I must apologize, I think, for leaving this site more or less vacant these last few weeks. I struggle as a blogger, because my creativity seems to come in bursts, so I wind up having ideas for like 4 posts in one day… maybe I’ll figure out how to time them, so it’ll go live by itself.
Music Business post: I took an ad out in DCI program book for my composer page for $50. The ad gave my site and a code with which to download a free score and mp3. ( a free piece of music for a school band) It has proven only moderately successful, though on the first night somebody I’ve never met acessed and downloaded the packet. Somehow I thought it’d get a better response than 1.. but it’s early. We’ll see. I think my name in print is still probably a useful tool for building awareness.
Another reason for my absence of posting is that I had gotten pretty worked up over the theology of the arts stuff, which sortof came to a head a the GURUs conference in Louisville. I had some great conversations with folks, many of whom think similar things, which was encouraging. The bigger thing I came away with was a better understanding of the folks who are making these decisions. Many of these tech/vid teams have like 72 hour production cycles. They don’t have the luxury of story-boarding, or bringing in a teaching pastor to help them with keeping their metaphors theologically sound. They get a phone call mid week (or later) and have to have content on the screen by 9am on Sunday. Every Week. After having all these big-picture conversations, it felt very unfair to attempt to simply criticize what these hard working and dedicated volunteers were doing. Anyway, heres a letter I sent in this conversation this week. Stephen is Stephen Proctor of worshipvj.com.
I’m sorry to answer your question with a question but here’s long set up.
I’m hesitant to saw away at the lone leg that supports production budgets and allows for Creatives to have full time jobs crafting worship experiences… That one leg, of course is the “it reaches the lost”. Were it to crumble, the entire worship/megachurch complex would collapse.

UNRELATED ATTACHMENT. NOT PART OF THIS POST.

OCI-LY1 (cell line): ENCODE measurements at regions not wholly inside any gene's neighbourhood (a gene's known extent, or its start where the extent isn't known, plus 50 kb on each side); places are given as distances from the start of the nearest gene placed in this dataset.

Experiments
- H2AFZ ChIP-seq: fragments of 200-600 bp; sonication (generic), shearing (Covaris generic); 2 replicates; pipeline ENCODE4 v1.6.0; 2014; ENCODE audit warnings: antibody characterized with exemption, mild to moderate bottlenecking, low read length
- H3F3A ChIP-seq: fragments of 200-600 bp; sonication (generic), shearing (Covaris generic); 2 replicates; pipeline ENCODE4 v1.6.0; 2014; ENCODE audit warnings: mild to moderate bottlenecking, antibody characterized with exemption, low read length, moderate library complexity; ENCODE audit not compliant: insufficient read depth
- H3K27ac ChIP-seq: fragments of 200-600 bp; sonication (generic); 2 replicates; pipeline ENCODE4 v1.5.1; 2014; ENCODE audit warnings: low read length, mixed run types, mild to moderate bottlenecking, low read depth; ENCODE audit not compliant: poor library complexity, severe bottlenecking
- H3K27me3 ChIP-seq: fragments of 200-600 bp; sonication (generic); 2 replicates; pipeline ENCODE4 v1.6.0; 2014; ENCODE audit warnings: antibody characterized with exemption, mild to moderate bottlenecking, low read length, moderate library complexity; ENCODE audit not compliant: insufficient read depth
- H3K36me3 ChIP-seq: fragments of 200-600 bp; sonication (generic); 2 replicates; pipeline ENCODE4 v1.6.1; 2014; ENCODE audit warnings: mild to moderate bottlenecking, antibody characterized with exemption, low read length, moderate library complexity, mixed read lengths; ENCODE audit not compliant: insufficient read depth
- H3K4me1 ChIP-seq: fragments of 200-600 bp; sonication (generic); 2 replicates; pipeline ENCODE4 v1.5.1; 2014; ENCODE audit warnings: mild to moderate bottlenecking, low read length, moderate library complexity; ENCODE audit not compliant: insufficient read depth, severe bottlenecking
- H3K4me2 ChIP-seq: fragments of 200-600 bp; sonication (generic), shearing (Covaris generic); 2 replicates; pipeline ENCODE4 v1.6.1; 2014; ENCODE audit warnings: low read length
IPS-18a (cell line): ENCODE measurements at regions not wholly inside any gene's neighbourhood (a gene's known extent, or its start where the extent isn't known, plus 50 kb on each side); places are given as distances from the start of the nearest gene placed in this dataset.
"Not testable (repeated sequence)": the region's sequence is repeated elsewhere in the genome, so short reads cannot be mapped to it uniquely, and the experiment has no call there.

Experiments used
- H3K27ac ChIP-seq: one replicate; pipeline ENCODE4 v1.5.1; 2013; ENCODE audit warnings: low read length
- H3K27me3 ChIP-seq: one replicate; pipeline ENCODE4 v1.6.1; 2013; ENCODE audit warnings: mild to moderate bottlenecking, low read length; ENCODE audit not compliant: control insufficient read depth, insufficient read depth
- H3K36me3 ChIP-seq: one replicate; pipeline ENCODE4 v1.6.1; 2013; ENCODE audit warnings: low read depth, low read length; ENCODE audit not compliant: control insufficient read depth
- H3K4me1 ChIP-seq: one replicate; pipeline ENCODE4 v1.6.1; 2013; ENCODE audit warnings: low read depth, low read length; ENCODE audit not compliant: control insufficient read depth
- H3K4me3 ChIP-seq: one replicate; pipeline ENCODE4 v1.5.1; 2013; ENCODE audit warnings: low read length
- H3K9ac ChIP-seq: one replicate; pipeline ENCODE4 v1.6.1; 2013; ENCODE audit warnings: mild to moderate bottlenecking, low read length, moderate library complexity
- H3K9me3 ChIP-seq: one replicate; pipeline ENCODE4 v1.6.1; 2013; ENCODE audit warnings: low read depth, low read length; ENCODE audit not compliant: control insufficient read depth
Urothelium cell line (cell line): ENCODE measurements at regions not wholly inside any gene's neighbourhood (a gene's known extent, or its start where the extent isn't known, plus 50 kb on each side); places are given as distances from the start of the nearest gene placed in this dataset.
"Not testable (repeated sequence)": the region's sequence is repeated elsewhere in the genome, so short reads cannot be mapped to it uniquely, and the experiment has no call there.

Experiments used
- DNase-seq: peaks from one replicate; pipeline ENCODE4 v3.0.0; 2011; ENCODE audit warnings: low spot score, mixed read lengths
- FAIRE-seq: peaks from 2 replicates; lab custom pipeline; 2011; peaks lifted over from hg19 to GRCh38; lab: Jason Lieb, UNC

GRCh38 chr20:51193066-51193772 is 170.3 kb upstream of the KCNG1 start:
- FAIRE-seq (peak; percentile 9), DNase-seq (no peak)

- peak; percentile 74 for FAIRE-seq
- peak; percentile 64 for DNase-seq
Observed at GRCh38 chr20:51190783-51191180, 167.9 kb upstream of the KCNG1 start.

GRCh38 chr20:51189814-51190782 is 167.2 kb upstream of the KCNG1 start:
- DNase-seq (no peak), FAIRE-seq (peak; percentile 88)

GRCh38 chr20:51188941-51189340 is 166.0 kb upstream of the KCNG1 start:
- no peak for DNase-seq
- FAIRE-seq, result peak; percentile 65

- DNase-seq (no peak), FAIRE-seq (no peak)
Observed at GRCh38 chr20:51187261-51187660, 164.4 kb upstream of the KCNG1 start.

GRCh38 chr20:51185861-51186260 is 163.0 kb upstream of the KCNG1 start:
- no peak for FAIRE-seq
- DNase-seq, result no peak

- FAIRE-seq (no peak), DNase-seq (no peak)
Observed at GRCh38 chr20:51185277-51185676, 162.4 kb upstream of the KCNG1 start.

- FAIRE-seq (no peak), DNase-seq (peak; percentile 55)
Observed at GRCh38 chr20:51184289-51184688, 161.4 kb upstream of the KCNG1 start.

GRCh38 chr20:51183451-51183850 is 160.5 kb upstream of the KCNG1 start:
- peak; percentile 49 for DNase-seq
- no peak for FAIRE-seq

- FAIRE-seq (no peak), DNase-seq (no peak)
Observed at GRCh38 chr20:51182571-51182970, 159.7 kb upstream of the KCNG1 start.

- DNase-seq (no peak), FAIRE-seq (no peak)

Now you and I know that a 10k manhour countdown never brought anybody to christ by itself, if at all, but that 26 year old motion graphic artist would be plying his trade elsewhere if the elders hadn’t bought into the thought that a more awesome bumper could save somebody.
There’s something to be said for “crafting worship experiences” – but I think that’s essentially the AP version of “building a better show.”– something these undertrained, under-paid, over-worked, theologically ignorant tech servants have neither the time, nor the patience for.
Do we want to saw off the leg that holds up the stool we’ve jumped off?
I’m excited about these conversations, but it really matters to me that this not just be a Critique of the church, because what I’d like is a conversation, not a monologue.
I would push back softly, and with wisdom. “in what way do your cool visuals lead the hearts of the lost towards christ? do they support the message thematically? do they draw worshippers into communion with christ? … ”
The experience should draw people to either: the Grace found at the Crosss, Christ’s love for them, God’s love and creation of them, or the fellowship of believers. (feel free to add to the list)
I think the “vibe” we create does a lot to draw and retain guests and visitors. They need to feel represented & cared for. Impressing them is not inherently bad. The vibe may draw someone into relationship with the church, but I don’t think it draws them into relationship with Christ. But it’ll get them to come back.
The vibe of the church I go to is why I stayed. The preachings a little flat at times, but the culture of the place, and the kinds of people that go there is why I stay.